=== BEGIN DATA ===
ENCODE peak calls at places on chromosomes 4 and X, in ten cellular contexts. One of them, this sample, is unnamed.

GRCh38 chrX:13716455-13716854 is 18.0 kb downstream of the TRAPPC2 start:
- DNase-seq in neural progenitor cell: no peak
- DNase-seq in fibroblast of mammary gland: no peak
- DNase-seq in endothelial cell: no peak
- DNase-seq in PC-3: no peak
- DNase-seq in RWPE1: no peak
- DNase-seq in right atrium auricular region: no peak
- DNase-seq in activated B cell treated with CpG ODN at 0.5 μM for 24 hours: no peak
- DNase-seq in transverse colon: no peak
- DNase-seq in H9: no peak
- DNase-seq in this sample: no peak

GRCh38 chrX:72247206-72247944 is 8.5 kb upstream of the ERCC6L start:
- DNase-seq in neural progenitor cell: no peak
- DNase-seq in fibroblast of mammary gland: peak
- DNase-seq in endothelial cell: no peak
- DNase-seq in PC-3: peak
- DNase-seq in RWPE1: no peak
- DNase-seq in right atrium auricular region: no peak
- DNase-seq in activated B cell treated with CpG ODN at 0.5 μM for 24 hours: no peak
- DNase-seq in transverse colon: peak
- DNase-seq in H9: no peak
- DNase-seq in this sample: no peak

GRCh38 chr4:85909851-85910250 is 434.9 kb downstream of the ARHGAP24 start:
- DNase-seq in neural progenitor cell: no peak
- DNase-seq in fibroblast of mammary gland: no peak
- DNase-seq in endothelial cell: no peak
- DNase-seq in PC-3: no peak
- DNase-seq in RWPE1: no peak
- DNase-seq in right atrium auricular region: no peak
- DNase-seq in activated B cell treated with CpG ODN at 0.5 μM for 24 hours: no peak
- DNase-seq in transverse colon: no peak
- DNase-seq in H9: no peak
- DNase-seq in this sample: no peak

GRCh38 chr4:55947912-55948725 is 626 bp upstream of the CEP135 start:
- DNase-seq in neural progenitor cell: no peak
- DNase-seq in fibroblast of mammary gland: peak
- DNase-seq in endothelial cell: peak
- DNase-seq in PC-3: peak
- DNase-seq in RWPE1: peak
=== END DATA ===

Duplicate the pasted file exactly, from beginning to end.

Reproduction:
ENCODE peak calls at places on chromosomes 4 and X, in ten cellular contexts. One of them, this sample, is unnamed.

GRCh38 chrX:13716455-13716854 is 18.0 kb downstream of the TRAPPC2 start:
- DNase-seq in neural progenitor cell: no peak
- DNase-seq in fibroblast of mammary gland: no peak
- DNase-seq in endothelial cell: no peak
- DNase-seq in PC-3: no peak
- DNase-seq in RWPE1: no peak
- DNase-seq in right atrium auricular region: no peak
- DNase-seq in activated B cell treated with CpG ODN at 0.5 μM for 24 hours: no peak
- DNase-seq in transverse colon: no peak
- DNase-seq in H9: no peak
- DNase-seq in this sample: no peak

GRCh38 chrX:72247206-72247944 is 8.5 kb upstream of the ERCC6L start:
- DNase-seq in neural progenitor cell: no peak
- DNase-seq in fibroblast of mammary gland: peak
- DNase-seq in endothelial cell: no peak
- DNase-seq in PC-3: peak
- DNase-seq in RWPE1: no peak
- DNase-seq in right atrium auricular region: no peak
- DNase-seq in activated B cell treated with CpG ODN at 0.5 μM for 24 hours: no peak
- DNase-seq in transverse colon: peak
- DNase-seq in H9: no peak
- DNase-seq in this sample: no peak

GRCh38 chr4:85909851-85910250 is 434.9 kb downstream of the ARHGAP24 start:
- DNase-seq in neural progenitor cell: no peak
- DNase-seq in fibroblast of mammary gland: no peak
- DNase-seq in endothelial cell: no peak
- DNase-seq in PC-3: no peak
- DNase-seq in RWPE1: no peak
- DNase-seq in right atrium auricular region: no peak
- DNase-seq in activated B cell treated with CpG ODN at 0.5 μM for 24 hours: no peak
- DNase-seq in transverse colon: no peak
- DNase-seq in H9: no peak
- DNase-seq in this sample: no peak

GRCh38 chr4:55947912-55948725 is 626 bp upstream of the CEP135 start:
- DNase-seq in neural progenitor cell: no peak
- DNase-seq in fibroblast of mammary gland: peak
- DNase-seq in endothelial cell: peak
- DNase-seq in PC-3: peak
- DNase-seq in RWPE1: peak